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Pop Culture Happy Hour’s Oscar Guide to International Features

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Last Played: May 19, 2021
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The films are “Another Round”, starring Mads Mikkelson, “Quo Vadis, Aida?”, Hong Kong’s “Better Days”, the documentary “Collective”, and “The Man Who Sold His Skin”. All of these films propose a happier, better world. Through negativity, they locate an element of hope.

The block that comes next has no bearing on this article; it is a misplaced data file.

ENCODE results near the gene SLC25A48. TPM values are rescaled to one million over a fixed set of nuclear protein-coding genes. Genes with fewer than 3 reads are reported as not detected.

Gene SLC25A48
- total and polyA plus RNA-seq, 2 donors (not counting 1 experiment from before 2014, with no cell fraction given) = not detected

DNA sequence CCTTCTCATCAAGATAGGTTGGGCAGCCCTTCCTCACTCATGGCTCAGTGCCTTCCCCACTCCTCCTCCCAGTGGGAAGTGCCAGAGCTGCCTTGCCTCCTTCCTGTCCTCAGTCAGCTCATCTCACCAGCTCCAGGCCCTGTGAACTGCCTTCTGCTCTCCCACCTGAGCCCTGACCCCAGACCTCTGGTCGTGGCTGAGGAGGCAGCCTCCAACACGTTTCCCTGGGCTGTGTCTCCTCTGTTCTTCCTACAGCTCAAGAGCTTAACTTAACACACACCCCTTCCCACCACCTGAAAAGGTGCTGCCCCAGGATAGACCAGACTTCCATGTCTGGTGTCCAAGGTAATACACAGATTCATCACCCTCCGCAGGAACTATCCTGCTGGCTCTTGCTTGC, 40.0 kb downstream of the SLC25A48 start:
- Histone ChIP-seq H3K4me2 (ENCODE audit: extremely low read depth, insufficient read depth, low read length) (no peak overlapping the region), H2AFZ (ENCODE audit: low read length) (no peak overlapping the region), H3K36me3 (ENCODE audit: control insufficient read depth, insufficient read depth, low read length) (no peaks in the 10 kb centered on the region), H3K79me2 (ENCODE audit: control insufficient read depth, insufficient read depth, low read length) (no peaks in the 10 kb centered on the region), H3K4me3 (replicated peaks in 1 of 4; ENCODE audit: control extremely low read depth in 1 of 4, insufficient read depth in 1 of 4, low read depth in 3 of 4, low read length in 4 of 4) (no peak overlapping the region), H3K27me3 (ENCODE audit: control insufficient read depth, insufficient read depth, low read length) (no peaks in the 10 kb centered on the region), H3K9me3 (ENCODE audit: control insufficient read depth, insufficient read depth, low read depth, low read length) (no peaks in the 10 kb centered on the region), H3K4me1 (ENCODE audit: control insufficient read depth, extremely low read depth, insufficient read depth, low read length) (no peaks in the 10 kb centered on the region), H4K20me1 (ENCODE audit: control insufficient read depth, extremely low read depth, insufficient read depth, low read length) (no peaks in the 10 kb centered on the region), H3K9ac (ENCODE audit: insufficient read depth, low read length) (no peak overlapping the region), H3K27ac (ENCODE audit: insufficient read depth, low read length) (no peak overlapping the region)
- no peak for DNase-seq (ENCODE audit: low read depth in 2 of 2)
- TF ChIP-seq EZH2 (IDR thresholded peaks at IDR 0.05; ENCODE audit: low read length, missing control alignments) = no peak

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Blood alcohol level of 0.05%. Things go great until they don't Carlos. What do you think? I mean, I think this one is by far the most accessible in the sense that it's, you know, the situations and the circumstances that these people go through a very relatable, you know, they're having issues at home with their wives, they've lost their, lost for life, there at a place in their lives when they, they're teaching young people and they see themselves are projected in what they've done with their lives and how they no longer feel interested in the things that they used to be. So it's sort of like revitalizing for them, invigorating experience to be drunk and to sort of experience life again. Math Mickelson's performance is really the highlight here throughout, particularly towards the end and a beautiful scene that, you know, has been talked about a lot and it's a film that I feel could be remade in any country in the world. It's not super specific to Denmark, I will say. So that also helps that be relative one connect with people everywhere. Yeah, it does have a sort of not quite sly or, or implicit critique of danish drinking culture, but you're absolutely right. It could apply elsewhere. I admit I got a little impatient with this film because there's only one way it's going to go and it proceeded to go exactly that way. Um, that's why when this film widened out from these four dudes, these for Schmucks, I got a lot more interested in the ramifications of their choices. I didn't need to spend a lot of time watching them make those choices. So the more we saw the world around them, the more I liked it. This one's got the heat behind it. This is the likely winner this year. But I do think there's some more interesting films in the mix. Here's one quote varies. Aida is the entry from Bosnia and Herzegovina. It's written and directed by Yaz Melisa balik and it's streaming on hulu. This is set in the small Bosnian town of Srebrenica in 1995 when I typed Srebrenica into my browser to kind of see where it was in the world. It auto filled with the words genocide and massacre. So that's how I knew when I was in for Aida is a Bosnian woman who works as a U. N. Translator and she spends the film desperately trying to get her family to safety when the Serbian army invades the town. She has played unforgettably. I would say by Yasmina judy kick. It is a very tense film. What do you think this one's my personal favorite? I really think it's a devastating experience to watch in the sense that you know, like you said the tension and so the choice is that this woman is forced to make. She is you know being put in a position in which she wants to save her own her immediate family. But at the same time she's responsible for communicating with the thousands of people that have been displaced. And I think that we get the sense of how her position within the institution of the United Nations and this crisis it's very chaotic and we we understand that her hands are tied and she's you know pushing against the sort of inaction and and the bad decisions that the U. N. Made and described it. And I feel like like you said just a jury six performances stunning. You could feel that that worry that painting in her face and just seeing her going to incredible lengths to try to find a solution and trying to save her family. I do think that one of the most important irrelevant things about this movie that the director makes very clear is that these people, the victims and the perpetrators belong to the same community, right? We find out that IDa who was a teacher before being uh forced to become an interpreter had been the teacher for a lot of the people who are in the serving army. And you know, they were all sort of the same group and were divided among ethnic and religious lines. So the fact that we learn that the violence comes from from within from the same group, I think makes it very powerful. Yeah. And you're absolutely right because the choice to make her a translator really opens up the film in a really smart way, because we see what, how much access to information she has and how much she still doesn't know what's going on and how she passes that along to people or chooses not to pass it along to people. This is a film with just a growing sense of panic and helplessness. I think it works best when it stays on her point of view. When we widen out, we get yes, we get more context, but we lose some of that urgency. What I admire most about this film is that in its attempt to unpack what happened, it's also pointing out implicitly the many ways that this could happen again, where evil is met with inaction or as it was in this case with a kind of misguided sense of impartiality. It's a very wrenching film. There's a moment of grief in the last act that is completely unforgettable and yet the film leaves room for a little grace note at the end that kind of points forward. That suggests some means of moving on. I really admire the hell out of this film. All right, next up Better Days. This is from Hong kong. It's directed by Derek Sang. Uh this is available to rent or buy as we take this. It's about a girl Kenyan who gets bullied at school, then she meets a kid who's in a street gang and as her bullying intensifies, he attempts to protect her. What do you think of this? This one was less successful for me in the sense that I feel that it falls into the melodramatic and sort of pushes into P. S. A. Territory. I mean, I feel like the the final moments of this movie are quite literally a P. S. A. Against bullying, which is clearly an important issue. Having said that I do think that the performances at times they're very engaging and I felt the chemistry between the two protagonists. Uh the depiction of bullying, it's very brutal and cruel in ways that I feel we we rarely see an american television or films. You know this is the type of bullying that should cause alarm anywhere. You know? And and I do think that the length of the film and how much time we spend with them is not always to the benefit of the story. I feel like there could have been a little a little less beautiful moments of connection between them. No they're not interesting but I do feel like it extends unnecessarily. Uh hear what you're saying, I mean you're right, it's very overt in its mission to proclaim the evils of bullying. It does feel a little schematic at times. But what it does nicely is contrast they're two different worlds. Hers is one of very high pressure studying for exams that are going to determine the course of her life and his is just trying to survive on the streets. The thing that unites them is that they're both alone. And as they get closer, there's some great shots of him walking on the other side of the street, slightly behind her, she walks to school to protect her. It's really involving, Yes, it's melodramatic, but it's really involving. You hate these bullies and you really root for this young couple and it's got a great final shot. Next up, a movie we talked about before on this show collective from Romania. It's directed by alexander. Now now it's streaming on hulu. It's also nominated for best documentary. When I tell you that this is that documentary about the Romanian healthcare system, I can hear pulse is quickening across the nation. But listen, it starts out investigating the aftermath of a fire that broke out in a crowded nightclub and then it follows the burn patients who should have recovered, but instead they ended up dying months and months afterwards. What you make of this Carlos? This one's a river and documentary. It's one of those films that, you know, it's so specific and like yeah, it's about the Romanian healthcare system, but in in is ramifications and how it explores this this particular event and everything that happened after becomes very important and sort of uh you see parallels with the american experience and with any country that's sort of been uh kind of pushed into the fake news and and and sort of the lack of support for the press. I do think that it's it's very commendable in how it really put the journalists as the heroes of this story, as as the ones that are, you know, against their better judgment, in a sense, going after. You know, the corrupt politicians and the corrupt institutions that are, you know, quite literally putting people's lives at risk. And and as we learn sort of the layers of of how deep this goes, it becomes even more shocking and and engaging and having that help minister who sort of like the good guy trying to make a change and seeing him also be kind of swallowed by the system. And it's also compelling. I really I'm a fan of this one. Yeah, you hit the right where they're compelling because even though this gets into ramifications and details of healthcare systems, it starts from a place of intense emotion. You see these families shattered. It does contain footage of the fire and the club. So we should warn folks about that. That's a tough sit. We see the ouster of corrupt politicians, they get replaced by these technocrats who try to strive to correct. But ultimately, this is a film about shoe leather reporting, a very slow kind of thread pulling the revelations into this corruption that we get. They happen slowly. They haven't incrementally, this is a very unglamorous look at journalism. And therefore, I say, anyone who is inspired to get into journalism by this movie, I feel safe to say is getting into journalism for the right reasons because this is tough. We could do a super cut of just the amount of pained rubbing of the eyes that takes place in this film. The access granted to this film crew took government meetings where language is being hammered out for official statements is remarkable. But the other way this film could have gone wrong is if it turned these reporters into crusaders into heroes. But we keep going back to the victims and this film ultimately becomes about the way systems strike back at any attempt to change them. This has a little less hope than some of the other films in this mix. Finally, we have the man who sold his skin. This is the tunisian entry. It is written and directed by Counter Ben Hania. It's only in theaters as we record this. Here's the deal to be able to travel freely in europe and reunite with the love of his life. A Syrian man named Sam who is played by Yamaha. Any agrees to have his back tattooed by a very famous artist becoming an art object himself. As you can probably guess, he gets more than he bargained for. What you think. Carlos. Uh, I'm not a fan of this one. This one to me feels very schematic and so trying to push its ideas, we think is very important in a way that it felt to me a bit and sincere. I understand that is based on a on a real story about an artist who actually to to the back of another person. And so there is a piece of art. So, just coming from that, it's, you know, it's interesting as a concept for me. Um just the execution and the performance is the tone and at times trying to be a satire dealing with this subject. That uh those moments in which, you know, we have Monica Belushi being sort of this uh you know, this art curator, this assistant to the artists who is very ruthless and you know, sort of uh pushing for this man to be completely exploited and give up the any freedom as a as a person. They didn't feel to me like they work in a in a sincere and a narrative way that I could believe. Like I was always sort of questioning the intentions and the validity of the filmmaking and the final act um is really the weakest part of this film. It just goes into a very neatly wrapped sort of ending that to me takes away from the big questions that is asking about exploitation, about, you know, the pain of refugees and how, you know, we see refugees in their struggle, that about the art world, about what's considered art, and who gets to make art and who gets to travel freely with this visa that this uh this man gets tattooed on his back. So I feel like the concept and and some of the ideas within our very uh you know, relevant and should be talked about. I just wasn't a fan of the tone and the execution that the director chose to use to tell them. I'm a big fan of her previous film, Beauty and the Dogs, which uh, so I don't think the filmmaking has married, I just wasn't a fan of the tone. No, I get that. I mean, this is another film, like another round, frankly that sets up its dominoes and you know exactly how they're going to fall. Uh, I thought I had some fun watching it. I mean, it's not the blistering satire of the art world that the square was a couple years back, but it's playing in the same sandbox. You mentioned the actual artist who actually tattooed dudes back, He gets a brief cameo, that's vim Del boy. He plays an insurance guy who's trying to estimate the amount that this guy is worth. He tattooed the back of a guy named Tim Steiner and that guy is going to be sitting in art galleries for the rest of his life and when he dies his tattoo will be framed. You're always a step or two ahead of this character. But I was always with him. I really like the performance, We spend so much time in close ups on his face because of course this film is about the humanity of that character and he doesn't want to let you forget that Now, Carlos, I was trying to come up with some kind of through line here, some kind of thread that weaves through these five films. I I mean the most I could come up with this violence, they all kind of deal with violence in some way, including the violence we do to our livers in the case of another round. But what do you think do you take away from this mix here? I mean, I think that to a degree, they're all avid life.